Thursday, May 02, 2013


One of the grandkids is discovering our common past.  He's saying it is a pity he wasn't in Paris in 1968, so as to have a part in the making of a better world.  He adds that he understands the opportunity carried an uncountable risk of death, but those are the breaks (an older cuz, with the wisdom of years, says he may get his chance yet).

I can grok.  As I told him, I  have often thought it ungracious of my parents that they did not birth me 15 years earlier so I could have had a chance my ass shot off for Stalin in Spain in 1937.  But always ready to encumber with help, it occurred to me to offer up a short list of background reading.  I suggested:
Eric Hobsbawm, The Age of Extremes, A History of the World, 1914-1991
Paul Johnson, Modern Times: The World from the 20s to the 90s
Tony Judt, Postwar: A History of Europe Since 1945
 So, one red, one pink, one deep blue, maybe flaming purple. We report, you decide.    But then I got to thinking: all three of these guys are Eurocentric.  Forget about the subtitles, yes, I mean Hobsbawm and Johnson just as much as Judt.    And I wondered what, exactly, would you offer that provided the same focus on the United States?

I really can't answer that question.  I can think of a lot of good books about the US in the late 20th Century but they're mostly specialized, single topic.  I hardly think he is primed yet for, say, Murray Kempton's Part of Our Time.   Or Rick Perlstein's  Before the Storm.  Or Richard Ben Cramer's What it Takes.  Or--but like I say, I'm too blinkered.  I want big picture.  And no, despite your entreaties, I will not be the one to serve up Howard Zinn.  Kid should  be able to find some things for himself, like Story of O or Fanny Hill.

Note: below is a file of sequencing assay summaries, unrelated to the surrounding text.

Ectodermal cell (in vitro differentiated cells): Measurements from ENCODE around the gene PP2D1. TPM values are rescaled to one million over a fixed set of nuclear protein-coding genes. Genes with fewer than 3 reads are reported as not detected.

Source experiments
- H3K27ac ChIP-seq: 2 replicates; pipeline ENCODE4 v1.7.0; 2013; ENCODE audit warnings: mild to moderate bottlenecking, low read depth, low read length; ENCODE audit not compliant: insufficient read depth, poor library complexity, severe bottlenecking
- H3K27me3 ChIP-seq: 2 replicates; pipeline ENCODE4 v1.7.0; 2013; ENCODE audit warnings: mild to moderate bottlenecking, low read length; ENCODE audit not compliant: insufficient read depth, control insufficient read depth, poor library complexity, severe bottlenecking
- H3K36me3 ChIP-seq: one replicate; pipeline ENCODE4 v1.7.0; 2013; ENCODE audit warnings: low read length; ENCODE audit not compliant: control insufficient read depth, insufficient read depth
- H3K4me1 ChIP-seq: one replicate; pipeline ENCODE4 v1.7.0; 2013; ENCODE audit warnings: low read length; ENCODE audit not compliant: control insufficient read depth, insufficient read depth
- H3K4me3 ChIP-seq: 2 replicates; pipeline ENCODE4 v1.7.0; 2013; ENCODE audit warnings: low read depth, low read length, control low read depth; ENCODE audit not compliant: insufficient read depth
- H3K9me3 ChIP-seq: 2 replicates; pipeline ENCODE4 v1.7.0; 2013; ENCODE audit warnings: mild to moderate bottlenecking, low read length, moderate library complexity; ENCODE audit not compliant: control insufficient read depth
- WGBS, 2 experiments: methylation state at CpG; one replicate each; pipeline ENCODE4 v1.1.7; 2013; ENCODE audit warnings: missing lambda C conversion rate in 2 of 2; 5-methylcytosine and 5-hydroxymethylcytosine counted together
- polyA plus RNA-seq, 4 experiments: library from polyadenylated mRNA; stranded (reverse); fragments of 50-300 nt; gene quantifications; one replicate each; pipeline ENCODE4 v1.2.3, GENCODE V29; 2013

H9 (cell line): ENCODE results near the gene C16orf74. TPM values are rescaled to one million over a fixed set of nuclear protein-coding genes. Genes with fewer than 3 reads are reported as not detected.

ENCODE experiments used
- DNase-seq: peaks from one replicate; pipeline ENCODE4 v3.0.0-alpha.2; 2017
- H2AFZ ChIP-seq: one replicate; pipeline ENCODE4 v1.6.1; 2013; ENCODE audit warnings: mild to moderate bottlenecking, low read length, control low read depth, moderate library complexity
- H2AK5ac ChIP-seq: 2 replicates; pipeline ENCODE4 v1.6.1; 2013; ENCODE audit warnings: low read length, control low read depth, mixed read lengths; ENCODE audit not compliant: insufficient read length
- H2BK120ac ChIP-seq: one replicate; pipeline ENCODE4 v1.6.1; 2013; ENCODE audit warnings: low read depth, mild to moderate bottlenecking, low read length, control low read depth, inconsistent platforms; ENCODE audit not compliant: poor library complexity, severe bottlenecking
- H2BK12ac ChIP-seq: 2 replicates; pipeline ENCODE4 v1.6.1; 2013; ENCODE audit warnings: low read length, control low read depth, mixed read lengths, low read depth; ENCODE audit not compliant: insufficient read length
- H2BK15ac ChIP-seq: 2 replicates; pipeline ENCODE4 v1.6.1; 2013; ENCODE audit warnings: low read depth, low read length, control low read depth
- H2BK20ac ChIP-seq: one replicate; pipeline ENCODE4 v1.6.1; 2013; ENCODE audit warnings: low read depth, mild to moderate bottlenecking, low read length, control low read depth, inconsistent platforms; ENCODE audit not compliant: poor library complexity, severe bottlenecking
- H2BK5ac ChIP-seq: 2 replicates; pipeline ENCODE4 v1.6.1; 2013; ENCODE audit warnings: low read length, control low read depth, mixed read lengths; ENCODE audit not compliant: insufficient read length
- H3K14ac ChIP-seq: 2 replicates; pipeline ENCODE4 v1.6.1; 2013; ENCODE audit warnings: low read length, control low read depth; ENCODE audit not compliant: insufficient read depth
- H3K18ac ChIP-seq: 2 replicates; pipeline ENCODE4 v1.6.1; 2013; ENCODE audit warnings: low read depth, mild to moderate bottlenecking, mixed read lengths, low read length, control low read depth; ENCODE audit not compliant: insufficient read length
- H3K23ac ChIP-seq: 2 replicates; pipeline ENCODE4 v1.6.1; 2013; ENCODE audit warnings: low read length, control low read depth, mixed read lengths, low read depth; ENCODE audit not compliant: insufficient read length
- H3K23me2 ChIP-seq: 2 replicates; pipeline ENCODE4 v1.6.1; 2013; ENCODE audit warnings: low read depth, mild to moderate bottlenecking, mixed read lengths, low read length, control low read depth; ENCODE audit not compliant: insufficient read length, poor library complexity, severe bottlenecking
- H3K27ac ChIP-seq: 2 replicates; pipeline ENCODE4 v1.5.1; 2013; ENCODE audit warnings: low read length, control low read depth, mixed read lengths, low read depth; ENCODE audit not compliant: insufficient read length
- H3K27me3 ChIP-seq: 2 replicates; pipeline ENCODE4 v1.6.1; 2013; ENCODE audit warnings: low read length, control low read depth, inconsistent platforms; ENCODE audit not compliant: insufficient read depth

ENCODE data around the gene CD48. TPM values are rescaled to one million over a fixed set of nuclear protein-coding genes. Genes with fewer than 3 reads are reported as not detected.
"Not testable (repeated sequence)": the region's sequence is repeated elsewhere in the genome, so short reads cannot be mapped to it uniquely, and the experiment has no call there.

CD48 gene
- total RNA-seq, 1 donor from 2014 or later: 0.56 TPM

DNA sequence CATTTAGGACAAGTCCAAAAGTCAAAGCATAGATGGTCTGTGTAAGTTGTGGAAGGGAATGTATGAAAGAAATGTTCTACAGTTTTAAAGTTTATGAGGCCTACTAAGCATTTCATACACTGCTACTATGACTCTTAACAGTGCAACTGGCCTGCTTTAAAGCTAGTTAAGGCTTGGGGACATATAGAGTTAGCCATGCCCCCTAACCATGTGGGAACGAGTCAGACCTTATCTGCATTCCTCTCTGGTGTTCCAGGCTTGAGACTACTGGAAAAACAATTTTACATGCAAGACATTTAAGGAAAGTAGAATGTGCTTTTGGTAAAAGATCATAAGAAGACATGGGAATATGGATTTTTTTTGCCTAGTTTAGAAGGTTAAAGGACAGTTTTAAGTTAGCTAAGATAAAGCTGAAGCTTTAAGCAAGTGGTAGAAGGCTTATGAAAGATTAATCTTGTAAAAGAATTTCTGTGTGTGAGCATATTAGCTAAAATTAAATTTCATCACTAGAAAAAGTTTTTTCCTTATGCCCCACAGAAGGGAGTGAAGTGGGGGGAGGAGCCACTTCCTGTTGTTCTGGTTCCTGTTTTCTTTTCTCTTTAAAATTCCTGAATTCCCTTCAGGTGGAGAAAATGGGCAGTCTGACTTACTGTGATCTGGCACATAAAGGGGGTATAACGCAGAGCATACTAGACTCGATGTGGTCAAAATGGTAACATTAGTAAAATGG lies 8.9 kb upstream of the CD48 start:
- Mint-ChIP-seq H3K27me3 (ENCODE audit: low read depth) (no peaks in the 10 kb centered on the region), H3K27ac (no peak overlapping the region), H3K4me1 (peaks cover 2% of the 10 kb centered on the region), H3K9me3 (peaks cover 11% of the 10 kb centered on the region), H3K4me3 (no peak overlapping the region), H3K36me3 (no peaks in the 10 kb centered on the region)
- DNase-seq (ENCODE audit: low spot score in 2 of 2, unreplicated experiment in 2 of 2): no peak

Any suggestions?


Ebenezer Scrooge said...

Current America? Big picture? Young 'un?


Buce said...

Now, that is a fascinating suggestion, which had not occurred to me. It was one of the first "adult" books I read--though I was older than he--and it lifted the top of my head off.

Might want to make sure he also reads the Old Regime and the French Revolution to develop the right note of political pessimism.

lincoln's beard said...

I was thinking the book you're looking for in/on America would probably be a biography.

So maybe Nixonland? I made add Age of Fracture for the post-70s stuff.

jafd said...

Well, the two best books on 'America in the '60's', IMAO, are both (now) 'historical' novels:
James Carroll, _Prince of Peace_
George R. R. Martin, _The Armageddon Rag_